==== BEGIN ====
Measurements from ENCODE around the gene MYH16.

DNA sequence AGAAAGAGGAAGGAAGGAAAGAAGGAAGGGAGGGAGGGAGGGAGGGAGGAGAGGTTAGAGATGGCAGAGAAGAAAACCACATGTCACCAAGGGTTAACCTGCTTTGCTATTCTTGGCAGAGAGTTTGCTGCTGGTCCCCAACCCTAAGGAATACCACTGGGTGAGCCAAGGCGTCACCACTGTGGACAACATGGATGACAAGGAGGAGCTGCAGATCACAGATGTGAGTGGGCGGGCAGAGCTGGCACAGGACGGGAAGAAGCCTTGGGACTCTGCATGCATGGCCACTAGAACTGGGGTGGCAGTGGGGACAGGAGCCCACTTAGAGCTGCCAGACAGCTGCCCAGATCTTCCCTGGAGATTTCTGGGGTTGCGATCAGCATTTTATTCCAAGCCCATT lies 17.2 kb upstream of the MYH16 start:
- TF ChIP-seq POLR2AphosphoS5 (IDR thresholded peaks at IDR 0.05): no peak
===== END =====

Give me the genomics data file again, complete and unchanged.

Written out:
Measurements from ENCODE around the gene MYH16.

DNA sequence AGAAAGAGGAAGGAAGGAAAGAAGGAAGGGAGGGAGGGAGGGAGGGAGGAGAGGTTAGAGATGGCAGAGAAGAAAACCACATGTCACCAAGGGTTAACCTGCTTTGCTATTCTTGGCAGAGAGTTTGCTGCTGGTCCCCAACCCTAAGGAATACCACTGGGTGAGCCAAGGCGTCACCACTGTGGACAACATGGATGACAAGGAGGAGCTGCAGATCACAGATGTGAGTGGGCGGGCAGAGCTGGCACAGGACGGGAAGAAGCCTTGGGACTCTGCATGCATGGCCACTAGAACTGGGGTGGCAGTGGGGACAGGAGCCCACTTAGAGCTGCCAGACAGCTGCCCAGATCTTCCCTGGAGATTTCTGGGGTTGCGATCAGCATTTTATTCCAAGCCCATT lies 17.2 kb upstream of the MYH16 start:
- TF ChIP-seq POLR2AphosphoS5 (IDR thresholded peaks at IDR 0.05): no peak